Thing is, I’m not gluten-sensitive. I’ve never even been overweight. I was just so hard on myself about eating anything outside of the ‘safe’ Paleo food groups, because I was convinced if I ate any of it, I’d get fat or sick.
…The irony of that situation is not lost on me.
So, I decided to learn to bake. I did it simply for the sheer joy of learning and experimenting and creating something delicious that I could share with family and friends. I’ve made some gluten free cakes, some normal. I’ve made flan and flourless chocolate cake. I’ve made ice cream cake and blondies and brownies and macaroons. And I’ve loved every moment of it.
I realized I wouldn’t DIE if I had an actual dessert once in a while. I adored seeing the happiness on my loved ones’ faces when I’d come over with something new for them to enjoy.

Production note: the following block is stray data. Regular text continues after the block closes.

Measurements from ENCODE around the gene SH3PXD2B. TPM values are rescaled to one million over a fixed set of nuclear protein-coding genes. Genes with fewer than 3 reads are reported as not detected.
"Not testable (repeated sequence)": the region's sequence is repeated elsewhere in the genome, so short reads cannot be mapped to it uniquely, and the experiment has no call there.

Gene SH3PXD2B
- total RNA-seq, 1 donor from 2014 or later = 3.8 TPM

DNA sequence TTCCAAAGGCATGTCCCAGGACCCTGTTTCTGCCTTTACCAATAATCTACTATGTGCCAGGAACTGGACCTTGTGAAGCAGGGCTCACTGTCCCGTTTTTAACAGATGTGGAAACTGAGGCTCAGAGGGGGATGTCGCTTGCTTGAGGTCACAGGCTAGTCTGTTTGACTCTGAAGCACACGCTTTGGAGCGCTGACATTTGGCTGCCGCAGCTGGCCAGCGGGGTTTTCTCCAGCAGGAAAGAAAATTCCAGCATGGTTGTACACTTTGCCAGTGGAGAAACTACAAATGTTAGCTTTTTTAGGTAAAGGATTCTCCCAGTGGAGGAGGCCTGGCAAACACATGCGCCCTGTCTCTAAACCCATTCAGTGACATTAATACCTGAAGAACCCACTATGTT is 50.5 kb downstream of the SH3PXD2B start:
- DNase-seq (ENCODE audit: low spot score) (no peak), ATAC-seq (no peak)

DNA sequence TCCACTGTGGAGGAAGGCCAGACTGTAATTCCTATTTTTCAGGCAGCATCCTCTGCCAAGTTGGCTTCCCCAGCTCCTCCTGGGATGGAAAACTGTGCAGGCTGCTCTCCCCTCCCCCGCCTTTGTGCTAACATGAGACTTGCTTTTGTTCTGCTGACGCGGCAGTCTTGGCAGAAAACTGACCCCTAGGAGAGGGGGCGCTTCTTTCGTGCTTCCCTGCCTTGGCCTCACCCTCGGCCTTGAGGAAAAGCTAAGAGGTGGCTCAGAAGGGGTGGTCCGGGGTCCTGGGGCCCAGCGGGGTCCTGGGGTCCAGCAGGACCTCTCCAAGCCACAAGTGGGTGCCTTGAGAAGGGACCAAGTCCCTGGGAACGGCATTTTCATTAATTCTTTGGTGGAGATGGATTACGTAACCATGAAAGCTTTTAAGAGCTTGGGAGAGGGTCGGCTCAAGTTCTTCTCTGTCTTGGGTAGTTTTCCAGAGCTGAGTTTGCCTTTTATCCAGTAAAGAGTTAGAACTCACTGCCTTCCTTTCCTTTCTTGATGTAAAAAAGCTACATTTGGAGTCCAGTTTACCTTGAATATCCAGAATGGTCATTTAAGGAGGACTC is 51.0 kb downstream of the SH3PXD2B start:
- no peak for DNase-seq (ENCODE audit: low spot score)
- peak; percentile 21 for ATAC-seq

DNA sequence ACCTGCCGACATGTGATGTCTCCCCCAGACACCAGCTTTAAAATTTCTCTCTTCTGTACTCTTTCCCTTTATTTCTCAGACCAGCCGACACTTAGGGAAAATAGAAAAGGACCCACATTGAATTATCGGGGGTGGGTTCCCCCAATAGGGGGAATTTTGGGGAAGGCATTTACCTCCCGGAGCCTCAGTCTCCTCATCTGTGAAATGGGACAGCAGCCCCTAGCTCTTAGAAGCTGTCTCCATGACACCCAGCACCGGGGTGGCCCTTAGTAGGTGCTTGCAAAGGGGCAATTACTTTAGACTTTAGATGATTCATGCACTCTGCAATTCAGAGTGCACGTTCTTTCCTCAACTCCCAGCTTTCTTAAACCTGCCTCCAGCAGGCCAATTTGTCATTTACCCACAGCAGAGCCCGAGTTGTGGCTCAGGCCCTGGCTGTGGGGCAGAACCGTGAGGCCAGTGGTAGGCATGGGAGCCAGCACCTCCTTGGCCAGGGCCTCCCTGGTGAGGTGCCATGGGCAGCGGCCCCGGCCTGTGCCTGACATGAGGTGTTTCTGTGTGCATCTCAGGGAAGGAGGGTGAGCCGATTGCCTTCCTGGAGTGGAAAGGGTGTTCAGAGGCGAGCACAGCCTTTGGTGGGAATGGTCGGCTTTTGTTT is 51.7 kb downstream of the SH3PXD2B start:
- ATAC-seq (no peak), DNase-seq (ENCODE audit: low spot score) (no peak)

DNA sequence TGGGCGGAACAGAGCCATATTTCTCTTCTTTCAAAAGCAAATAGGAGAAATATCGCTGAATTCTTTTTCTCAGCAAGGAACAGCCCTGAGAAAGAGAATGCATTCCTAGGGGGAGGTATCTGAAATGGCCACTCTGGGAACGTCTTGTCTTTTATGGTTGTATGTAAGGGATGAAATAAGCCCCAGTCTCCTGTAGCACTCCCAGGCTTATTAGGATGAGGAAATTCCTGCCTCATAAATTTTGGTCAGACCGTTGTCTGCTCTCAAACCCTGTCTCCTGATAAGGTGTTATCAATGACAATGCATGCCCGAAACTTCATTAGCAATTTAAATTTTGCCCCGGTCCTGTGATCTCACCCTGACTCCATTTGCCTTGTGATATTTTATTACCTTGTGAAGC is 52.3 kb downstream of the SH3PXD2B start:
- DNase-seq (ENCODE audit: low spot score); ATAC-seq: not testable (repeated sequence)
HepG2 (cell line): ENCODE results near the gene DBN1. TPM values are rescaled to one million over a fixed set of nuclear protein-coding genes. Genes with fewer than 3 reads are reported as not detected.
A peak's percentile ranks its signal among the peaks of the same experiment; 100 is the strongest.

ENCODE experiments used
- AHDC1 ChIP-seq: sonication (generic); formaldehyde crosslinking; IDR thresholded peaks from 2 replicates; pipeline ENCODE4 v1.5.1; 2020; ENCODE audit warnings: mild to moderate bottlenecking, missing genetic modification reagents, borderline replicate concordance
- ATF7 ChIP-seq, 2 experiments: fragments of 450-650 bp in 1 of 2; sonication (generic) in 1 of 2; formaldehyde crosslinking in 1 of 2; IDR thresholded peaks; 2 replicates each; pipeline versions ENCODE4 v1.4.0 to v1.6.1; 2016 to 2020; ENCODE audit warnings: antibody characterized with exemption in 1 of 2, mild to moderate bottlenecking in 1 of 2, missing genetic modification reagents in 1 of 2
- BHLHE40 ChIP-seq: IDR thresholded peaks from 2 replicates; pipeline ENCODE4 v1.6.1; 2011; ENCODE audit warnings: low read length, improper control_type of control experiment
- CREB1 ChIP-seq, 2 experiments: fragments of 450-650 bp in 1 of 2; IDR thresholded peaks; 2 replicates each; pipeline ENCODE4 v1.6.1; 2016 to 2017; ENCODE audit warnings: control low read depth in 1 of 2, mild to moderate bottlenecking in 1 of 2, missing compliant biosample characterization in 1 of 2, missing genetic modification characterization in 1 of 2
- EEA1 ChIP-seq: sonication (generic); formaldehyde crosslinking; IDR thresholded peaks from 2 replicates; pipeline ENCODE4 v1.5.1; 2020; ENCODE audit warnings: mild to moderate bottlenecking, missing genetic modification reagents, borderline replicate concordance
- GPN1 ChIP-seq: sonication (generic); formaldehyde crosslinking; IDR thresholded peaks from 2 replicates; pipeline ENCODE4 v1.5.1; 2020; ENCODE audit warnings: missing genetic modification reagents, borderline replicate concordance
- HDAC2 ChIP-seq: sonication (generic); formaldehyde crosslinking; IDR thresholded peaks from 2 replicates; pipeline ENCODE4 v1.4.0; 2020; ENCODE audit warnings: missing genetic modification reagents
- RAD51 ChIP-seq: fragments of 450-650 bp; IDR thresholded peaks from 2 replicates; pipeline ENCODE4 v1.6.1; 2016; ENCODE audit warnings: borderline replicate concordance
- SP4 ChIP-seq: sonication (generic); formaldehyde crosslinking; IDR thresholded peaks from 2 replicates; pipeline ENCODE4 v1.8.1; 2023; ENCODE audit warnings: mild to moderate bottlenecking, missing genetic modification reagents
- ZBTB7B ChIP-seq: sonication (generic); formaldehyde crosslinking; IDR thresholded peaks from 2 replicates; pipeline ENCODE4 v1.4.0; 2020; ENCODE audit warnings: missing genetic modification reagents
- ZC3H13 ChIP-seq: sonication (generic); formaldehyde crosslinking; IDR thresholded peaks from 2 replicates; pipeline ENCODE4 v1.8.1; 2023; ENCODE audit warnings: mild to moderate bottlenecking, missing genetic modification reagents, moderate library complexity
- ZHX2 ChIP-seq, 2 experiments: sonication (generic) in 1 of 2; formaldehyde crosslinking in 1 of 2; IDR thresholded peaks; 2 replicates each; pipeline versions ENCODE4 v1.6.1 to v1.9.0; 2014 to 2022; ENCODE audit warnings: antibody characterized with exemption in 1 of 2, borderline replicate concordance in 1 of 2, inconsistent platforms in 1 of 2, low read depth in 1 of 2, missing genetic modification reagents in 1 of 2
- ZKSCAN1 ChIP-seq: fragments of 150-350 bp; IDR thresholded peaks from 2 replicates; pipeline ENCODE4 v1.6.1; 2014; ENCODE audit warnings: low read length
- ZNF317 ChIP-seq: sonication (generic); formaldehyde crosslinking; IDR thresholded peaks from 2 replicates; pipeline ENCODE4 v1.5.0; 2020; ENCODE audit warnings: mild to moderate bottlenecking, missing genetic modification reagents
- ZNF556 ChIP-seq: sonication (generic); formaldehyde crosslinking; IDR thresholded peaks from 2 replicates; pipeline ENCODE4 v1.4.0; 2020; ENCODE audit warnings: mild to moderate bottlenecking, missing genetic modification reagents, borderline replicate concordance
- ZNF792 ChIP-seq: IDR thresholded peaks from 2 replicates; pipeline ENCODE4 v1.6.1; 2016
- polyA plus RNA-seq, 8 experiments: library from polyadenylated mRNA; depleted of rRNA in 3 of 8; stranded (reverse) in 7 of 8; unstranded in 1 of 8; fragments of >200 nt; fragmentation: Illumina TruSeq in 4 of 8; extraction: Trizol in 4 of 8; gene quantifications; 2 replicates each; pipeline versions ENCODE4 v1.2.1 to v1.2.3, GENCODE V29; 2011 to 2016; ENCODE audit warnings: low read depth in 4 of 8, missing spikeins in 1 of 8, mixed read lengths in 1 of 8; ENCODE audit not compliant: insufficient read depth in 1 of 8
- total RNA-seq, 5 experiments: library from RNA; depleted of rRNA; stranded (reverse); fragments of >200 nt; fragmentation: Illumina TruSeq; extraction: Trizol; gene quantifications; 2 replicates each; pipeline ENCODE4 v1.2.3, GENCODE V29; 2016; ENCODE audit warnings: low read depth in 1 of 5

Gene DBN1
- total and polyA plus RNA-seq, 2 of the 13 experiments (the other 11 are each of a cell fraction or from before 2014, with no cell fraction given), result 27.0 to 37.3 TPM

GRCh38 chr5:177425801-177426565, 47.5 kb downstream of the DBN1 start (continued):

And most importantly, it just felt good to stop being so friggin hard on myself about my nutrition!
Now, I know this may not be an option for you if you’re going through AIP, but it can still be an opportunity to check in and ask how you feel about the foods you may or may not be putting into your body. Is your diet a source of stress for you? And if so, how can you help yourself step out of the fear cycle and encourage yourself to eat for health rather than out of sheer discipline? It’s definitely worth the quick mental check-in!
5. I started sun bathing every day
I got my vitamin levels checked with my autoimmunity bloodwork, and my D level was at a whopping 23. Low vitamin D is often associated with autoimmune conditions, so this didn’t come as a huge surprise. My doctor said ideally, I should get somewhere between 80-90, and that supplements could be helpful, but that there’s nothing like the real thing.
Now, I’m lucky enough to live in Florida where we get mild, sunny, beautiful days from November until May. So I took full opportunity of slapping on my bikini and getting outside every single morning. I sat with a podcast in my ears for about 30 minutes, and I baked my body (without sunscreen!) in the sun’s rays.